“SAP Fiori UX is anything but innocuous. It is such a radical rethink of the way people should interact with an ERP system that it will impact the way application leaders need to manage their SAP implementation, including team responsibilities, structures and success metrics. If successful, SAP Fiori UX will have profound implications on the enterprise software market.”

Fiori is much nicer looking than the SAPGUI, but it is less functional than SAPGUI because it is primarily a mobile reporting app.

Its almost as if Fiori is designed more to look good, in brochures rather than being a functional UI. In testing Fiori takes longer than diong the same actions in SAPGUI. Fiori only has the advantage of graphics display over SAPGUI. Outside of a few small SAP consulting partners that are using the Professional Services functionality, globally, we estimate that companies using exclusively Fiori to “work in” S/4HANA is close to nil. 

SAP’s Overhyped Mediocre UI

I don’t see it as in the same category as the top UI’s among the 53 vendors I have covered. Plus, one can’t analyze a series of mobile applications — that are designed to do more simple things as a user interface that drives the entire application. Fiori is not the primary user interface of SAP. Again, this distinction seems lost on Gartner.

“SAP Fiori UX delivers a fundamentally different user experience by being centered on the tasks and activities that matter to the end user. In contrast to previous approaches by SAP, the Fiori experience is not limited to a functional area, but rather cuts across functional areas and end-to-end processes. This is delivered through a collection of purposeful apps (see “The App and Its Impact on Software Design” ). The Fiori concept also entails end users’ ability to choose, invoke and manage their own set of apps via the Fiori launchpad. Fiori apps work equally on desktops, tablets or smartphones (see “Turning Supertankers: Getting SAP UX Right”).”

Having extensively tested Fiori, (rather than taking notes from SAP relationship managers as Gartner did) I don’t think this is true, and a lot of details are being glossed over here.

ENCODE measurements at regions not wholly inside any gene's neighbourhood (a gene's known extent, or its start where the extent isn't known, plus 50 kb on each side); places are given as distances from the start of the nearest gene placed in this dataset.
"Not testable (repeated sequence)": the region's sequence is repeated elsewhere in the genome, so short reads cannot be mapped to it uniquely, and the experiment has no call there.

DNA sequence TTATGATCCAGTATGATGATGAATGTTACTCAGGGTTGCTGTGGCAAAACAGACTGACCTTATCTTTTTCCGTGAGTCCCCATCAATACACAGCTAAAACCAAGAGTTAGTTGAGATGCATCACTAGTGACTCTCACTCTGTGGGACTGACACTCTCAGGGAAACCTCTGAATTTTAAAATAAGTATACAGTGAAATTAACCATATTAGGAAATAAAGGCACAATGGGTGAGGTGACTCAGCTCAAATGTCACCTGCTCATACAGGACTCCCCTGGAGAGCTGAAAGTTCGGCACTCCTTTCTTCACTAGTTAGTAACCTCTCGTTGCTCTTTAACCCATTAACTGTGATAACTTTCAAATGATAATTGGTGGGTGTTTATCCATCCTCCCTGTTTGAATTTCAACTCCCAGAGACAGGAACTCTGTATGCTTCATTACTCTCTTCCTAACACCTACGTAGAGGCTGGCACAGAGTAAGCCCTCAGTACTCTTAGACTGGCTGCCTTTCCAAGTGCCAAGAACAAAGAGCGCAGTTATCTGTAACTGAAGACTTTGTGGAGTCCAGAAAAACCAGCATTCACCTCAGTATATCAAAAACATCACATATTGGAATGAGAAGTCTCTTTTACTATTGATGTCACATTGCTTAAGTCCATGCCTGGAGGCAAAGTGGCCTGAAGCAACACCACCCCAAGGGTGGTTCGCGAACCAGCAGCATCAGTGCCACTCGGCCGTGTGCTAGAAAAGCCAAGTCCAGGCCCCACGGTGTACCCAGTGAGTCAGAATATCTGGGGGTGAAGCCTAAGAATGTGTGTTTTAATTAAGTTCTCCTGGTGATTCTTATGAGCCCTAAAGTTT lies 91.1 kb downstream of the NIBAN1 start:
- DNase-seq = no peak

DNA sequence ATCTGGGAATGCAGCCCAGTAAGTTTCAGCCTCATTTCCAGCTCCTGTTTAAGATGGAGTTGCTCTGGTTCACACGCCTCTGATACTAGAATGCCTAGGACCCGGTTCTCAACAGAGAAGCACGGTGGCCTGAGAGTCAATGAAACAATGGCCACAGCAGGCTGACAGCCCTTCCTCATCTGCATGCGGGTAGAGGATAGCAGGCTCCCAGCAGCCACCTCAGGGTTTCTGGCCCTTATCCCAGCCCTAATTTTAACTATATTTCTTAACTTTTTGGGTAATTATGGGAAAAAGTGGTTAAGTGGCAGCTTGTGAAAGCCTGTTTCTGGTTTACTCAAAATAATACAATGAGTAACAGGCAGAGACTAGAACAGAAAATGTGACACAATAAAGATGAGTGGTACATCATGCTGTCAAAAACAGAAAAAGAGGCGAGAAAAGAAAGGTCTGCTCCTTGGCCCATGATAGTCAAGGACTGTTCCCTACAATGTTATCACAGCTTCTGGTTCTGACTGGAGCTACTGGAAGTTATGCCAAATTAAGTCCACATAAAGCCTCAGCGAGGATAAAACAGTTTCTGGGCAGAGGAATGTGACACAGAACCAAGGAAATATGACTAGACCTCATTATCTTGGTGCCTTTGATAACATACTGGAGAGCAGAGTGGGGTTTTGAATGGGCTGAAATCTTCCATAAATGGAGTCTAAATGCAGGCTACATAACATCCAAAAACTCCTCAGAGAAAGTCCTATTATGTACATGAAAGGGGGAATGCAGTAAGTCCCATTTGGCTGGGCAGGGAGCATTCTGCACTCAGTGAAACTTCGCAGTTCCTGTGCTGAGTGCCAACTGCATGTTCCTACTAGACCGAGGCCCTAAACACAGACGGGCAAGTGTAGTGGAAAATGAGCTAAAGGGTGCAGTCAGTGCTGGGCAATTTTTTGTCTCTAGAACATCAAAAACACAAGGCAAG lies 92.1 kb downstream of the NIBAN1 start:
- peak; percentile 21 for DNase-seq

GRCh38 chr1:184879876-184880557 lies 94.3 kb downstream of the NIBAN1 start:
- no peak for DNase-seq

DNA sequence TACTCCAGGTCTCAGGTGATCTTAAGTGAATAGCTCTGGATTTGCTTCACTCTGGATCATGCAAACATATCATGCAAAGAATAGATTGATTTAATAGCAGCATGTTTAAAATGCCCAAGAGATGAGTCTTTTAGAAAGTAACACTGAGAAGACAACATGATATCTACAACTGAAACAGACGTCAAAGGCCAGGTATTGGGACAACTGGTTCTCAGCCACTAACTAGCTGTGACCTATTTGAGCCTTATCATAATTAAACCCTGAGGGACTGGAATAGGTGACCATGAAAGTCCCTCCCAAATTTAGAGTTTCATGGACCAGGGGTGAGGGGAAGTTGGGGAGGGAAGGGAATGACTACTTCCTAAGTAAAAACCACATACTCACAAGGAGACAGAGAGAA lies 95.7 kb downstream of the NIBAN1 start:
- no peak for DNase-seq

• First, many Fiori apps are solely within one functional area.
  • Second, I am also not convinced that Fiori works equally well on desktops, tablets or smartphones. In fact, it would be highly unlikely if it did. SAP made an error basing Fiori on mobile UI technologies. People do not need to use SAP applications on tablets or phones. If they do, they can use apps created by mobile teams that write in either Android or iOS that send data to SAP. (SAP seems to be refighting the battles of SAP Mobile. SAP already lost the mobile space to Andriod and iOS development.)

Fiori’s Core Strength in Display

Fiori’s core strength is on mobile devices, so tablets and smartphones. How can a user interface that is designed to show a screen work as well on a phone as it does on a computer? Even web pages — which are considerably less complicated than an enterprise application screen and are geared for display — lose functionality when transitioning from a computer to a phone. Try using LinkedIn on the phone, and then compare the experience/functionality to using LinkedIn on a computer. LinkedIn is actually optimized for phones, not computers.

Screen real estate, as well as input devices (keyboards, mice, etc.), mean substantial differences in usage. I am happy to be updated on a phone or tablet, but if I have serious work to do. If I am going to plan a supply network or analyze a series of forecasts, I don’t see how any application on the planet is going to work “equally” well on a phone, tablet or a computer. And this had nothing to do with SAP or Fiori — it is a statement that applies to application interfaces overall. A user interface also works differently also depending upon the size and resolution of a monitor, or when used across two computer screens versus one.

Where is Gartner coming from here? Don’t they user, user, interfaces on different devices? Why don’t they just intuitively know this?

Once again, this sound suspiciously like SAP’s messaging on Fiori. Who are the actual authors of this article — the people listed by Gartner on the article or SAP?

Gartner Wraps Up with Some Lightweight Fare

Later in the article, Gartner waxes philosophically about how Fiori should be looked at differently than SAP’s previous (and failed) UI attempt — called Personas.

Well, wait for a second — what happened to Personas??

In 2015  I was proposing Personas as pre-sales support for part of a sales team as a new way to use SAP that was much better than the SAPGUI. (Personas is now dead by the way). Why does Gartner not discuss the failure of Personas? Personas has almost the same marketing as Fiori.

Gartner Praises Hasso Plattner’s Philanthropy

The article goes on to praise Hasso Plattner for his philanthropic donations to the Hasso Plattner School of Design. (Interestingly, they don’t point out Hasso Plattner’s “philanthropic donations” to Gartner itself) Then Gartner discusses how Fiori should be seen as a culmination of his commitment to this high-minded principle or that high-minded principle. I teared up at one point! It’s all very captivating until you realize that Gartner is being paid per word.

First, I don’t see what any of this has to do with Fiori’s real prospects. Secondly, once again, these paragraphs (which I do not include so as not to provide too much of Gartner’s content) seem like they were coordinated with SAP’s PR department.